Called AT&T Digital Life, the services would allow consumers to remotely monitor their homes and protect them from intruders, fire and water damage. Consumers can also control door locks or perform things like changing the temperature setting on the thermostat, no matter where they are - anywhere in the US or even abroad.
AT&T claimed that the new all-digital, IP-based home security monitoring and automation services would allow consumers to handle security arrangements of their homes using any web-enabled device, PCs, tablets and smartphones, regardless of the wireless carrier.
The services, which AT&T plans to start trials of in Atlanta and Dallas this summer, will feature a number of connected devices like cameras, window/door censors, smoke, carbon monoxide, motion and glass break sensors, door locks, thermostats, moisture detection and appliance power controls.
According to the company, all the devices would be wirelessly connected to AT&T monitoring centers. In order to push the services, AT&T has also formed a digital life services group, which represents a completely new business for the company. With built-in AT&T mobile internet service, the Digital Life platform will also be capable of Wi-Fi, Z-Wave and wired broadband connections.
Glenn Lurie, the AT&T executive spearheading the project, told Reuters ahead of the CTIA wireless show in New Orleans, where AT&T will announce the plan Monday, that AT&T is hiring lots of people to support the service. The new service is expected to be one of AT&T's largest revenue growth opportunities, with very significant incremental growth in 2013.
When you're a company like AT&T ... you look at opportunities that are billion-dollar opportunities, Reuters quoted Lurie as saying. Obviously to grow our business at any level, when you're a $130 billion plus company, you have to look for significant opportunities. We view this as a significant opportunity.
Reuters also reported that the new business model could potentially add $1 billion to its annual revenue, with Lurie saying that the industry is ripe for growth, as only 20 percent of US homes have security systems.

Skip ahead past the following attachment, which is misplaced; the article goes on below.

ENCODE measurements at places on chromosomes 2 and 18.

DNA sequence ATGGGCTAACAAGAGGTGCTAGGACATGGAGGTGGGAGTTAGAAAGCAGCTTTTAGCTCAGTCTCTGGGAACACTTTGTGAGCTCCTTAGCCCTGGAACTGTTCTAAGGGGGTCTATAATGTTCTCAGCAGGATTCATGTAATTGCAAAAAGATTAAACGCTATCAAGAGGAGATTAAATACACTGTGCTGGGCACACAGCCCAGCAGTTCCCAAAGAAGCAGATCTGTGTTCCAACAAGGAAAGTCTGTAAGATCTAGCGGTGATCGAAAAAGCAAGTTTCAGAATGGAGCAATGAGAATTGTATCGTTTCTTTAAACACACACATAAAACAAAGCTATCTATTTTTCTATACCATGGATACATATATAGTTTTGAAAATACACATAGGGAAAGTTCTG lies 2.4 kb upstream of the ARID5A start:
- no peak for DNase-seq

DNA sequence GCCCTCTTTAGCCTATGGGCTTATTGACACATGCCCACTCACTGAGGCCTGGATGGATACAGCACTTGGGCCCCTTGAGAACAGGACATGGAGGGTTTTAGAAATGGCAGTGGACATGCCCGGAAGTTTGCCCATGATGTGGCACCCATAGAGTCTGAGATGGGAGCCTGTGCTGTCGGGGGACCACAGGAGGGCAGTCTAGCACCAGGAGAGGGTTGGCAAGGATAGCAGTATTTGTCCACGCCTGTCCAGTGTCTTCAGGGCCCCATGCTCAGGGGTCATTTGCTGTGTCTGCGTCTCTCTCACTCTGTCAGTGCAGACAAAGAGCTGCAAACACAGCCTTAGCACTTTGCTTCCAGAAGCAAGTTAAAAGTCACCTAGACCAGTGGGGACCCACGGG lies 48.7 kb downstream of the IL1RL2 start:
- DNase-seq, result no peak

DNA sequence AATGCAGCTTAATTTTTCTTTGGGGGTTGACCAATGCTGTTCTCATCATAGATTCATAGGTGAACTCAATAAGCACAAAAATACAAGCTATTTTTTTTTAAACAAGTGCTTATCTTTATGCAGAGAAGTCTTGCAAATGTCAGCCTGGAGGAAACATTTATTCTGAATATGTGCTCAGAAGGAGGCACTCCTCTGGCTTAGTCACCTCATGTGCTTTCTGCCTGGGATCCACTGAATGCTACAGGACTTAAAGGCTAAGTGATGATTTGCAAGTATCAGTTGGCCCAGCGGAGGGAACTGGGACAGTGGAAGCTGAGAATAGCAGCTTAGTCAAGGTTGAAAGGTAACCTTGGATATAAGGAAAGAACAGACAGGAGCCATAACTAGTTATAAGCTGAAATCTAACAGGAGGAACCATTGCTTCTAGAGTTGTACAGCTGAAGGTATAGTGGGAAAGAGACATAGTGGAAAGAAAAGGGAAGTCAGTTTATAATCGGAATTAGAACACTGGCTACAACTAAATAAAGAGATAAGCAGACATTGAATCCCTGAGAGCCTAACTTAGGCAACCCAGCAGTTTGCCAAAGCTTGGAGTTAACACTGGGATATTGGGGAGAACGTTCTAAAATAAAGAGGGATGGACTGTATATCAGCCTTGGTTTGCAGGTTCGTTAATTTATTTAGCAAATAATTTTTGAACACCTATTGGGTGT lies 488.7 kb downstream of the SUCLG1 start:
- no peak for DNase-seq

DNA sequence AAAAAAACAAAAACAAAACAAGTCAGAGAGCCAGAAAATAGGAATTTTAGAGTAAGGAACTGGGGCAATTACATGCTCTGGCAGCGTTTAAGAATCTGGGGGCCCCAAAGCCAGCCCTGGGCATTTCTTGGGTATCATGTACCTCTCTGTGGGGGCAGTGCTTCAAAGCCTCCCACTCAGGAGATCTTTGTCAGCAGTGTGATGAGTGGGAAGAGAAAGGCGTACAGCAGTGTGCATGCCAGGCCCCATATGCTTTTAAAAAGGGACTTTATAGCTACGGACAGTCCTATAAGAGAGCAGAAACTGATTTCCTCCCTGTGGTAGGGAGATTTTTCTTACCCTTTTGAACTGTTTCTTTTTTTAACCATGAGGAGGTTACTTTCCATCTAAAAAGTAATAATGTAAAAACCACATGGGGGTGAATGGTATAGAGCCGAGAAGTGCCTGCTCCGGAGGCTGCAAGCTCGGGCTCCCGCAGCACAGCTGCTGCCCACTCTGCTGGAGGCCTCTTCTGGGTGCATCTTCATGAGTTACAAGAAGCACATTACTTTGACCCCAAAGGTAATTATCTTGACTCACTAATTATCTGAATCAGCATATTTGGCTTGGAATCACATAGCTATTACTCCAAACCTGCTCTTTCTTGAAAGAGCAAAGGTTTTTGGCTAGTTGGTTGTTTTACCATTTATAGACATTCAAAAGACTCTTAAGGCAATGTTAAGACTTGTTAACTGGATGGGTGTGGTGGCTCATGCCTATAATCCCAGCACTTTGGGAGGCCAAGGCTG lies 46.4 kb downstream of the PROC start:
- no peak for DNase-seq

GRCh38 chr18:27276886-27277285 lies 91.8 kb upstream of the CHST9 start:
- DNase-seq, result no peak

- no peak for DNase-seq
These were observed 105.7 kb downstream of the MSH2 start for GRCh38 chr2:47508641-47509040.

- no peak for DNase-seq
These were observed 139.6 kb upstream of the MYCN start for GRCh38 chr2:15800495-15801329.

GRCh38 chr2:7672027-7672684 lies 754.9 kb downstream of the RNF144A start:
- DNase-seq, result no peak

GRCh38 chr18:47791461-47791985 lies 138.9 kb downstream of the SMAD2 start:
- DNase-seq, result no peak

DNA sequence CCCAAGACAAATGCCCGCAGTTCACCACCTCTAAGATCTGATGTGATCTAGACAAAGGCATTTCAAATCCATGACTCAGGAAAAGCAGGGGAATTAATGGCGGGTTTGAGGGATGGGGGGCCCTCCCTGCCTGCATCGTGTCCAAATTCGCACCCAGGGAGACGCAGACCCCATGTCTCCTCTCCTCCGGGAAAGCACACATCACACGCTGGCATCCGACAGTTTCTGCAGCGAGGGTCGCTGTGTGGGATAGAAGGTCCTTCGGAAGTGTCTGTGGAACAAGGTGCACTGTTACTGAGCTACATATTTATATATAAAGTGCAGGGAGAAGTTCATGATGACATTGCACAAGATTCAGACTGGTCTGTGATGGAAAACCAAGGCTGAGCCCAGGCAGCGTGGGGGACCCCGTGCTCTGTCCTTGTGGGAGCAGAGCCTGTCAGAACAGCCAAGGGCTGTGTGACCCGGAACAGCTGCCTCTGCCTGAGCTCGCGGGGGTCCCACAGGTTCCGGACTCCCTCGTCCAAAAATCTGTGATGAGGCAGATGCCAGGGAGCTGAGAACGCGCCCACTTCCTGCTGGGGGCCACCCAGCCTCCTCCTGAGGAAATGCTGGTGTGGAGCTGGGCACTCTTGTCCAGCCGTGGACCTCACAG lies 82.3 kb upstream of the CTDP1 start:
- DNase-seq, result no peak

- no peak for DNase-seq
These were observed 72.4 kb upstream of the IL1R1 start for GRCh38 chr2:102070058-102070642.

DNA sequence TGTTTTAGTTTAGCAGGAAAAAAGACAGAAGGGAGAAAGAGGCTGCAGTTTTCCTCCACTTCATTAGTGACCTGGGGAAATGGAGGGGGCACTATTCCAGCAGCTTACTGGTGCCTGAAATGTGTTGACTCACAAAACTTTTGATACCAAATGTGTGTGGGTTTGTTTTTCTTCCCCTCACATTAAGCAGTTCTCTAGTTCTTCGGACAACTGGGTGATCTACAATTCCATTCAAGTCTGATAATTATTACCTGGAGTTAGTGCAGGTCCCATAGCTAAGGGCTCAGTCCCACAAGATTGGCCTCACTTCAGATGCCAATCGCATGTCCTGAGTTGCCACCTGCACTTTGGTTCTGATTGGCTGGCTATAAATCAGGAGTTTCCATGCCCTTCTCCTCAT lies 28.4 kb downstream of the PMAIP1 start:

However, according to Steven Winoker, an analyst at Sanford Bernstein, AT&T's new venture is not big enough to significantly affect the earnings of a company of AT&T's size even if it's successful, given that it's a relatively small market, the Associated Press reported.
Winoker said that the biggest player in the home automation and security services field is Tyco International Ltd's ADT. But it has only 25 percent of the market, while many smaller companies make up the rest.
Another analyst named Larry Hettick Research Director, Consumer Services, for Current Analysis sees enough potential in the AT&T Digital Life service to take home monitoring and home security solutions to another level.
The service promises to be as robust as anything in the marketplace today backed by the trusted AT&T brand, Hettick said. I am particularly impressed with its IP-based wireless platform, plans for a nationwide offering, and a wide range of devices that can be monitored and viewed from any carrier's wireless or wireline Internet connection. These consumer-friendly capabilities will help grow this industry.
AT&T's new service is based on the technology that comes from Xanboo, a company it bought in late 2010. AT&T said that the service would be available in its distribution channels, including AT&T company owned retail stores, and also on the company's website once the rollout is expanded nationwide commercially.
AT&T, however, didn't say anything about the cost of its services.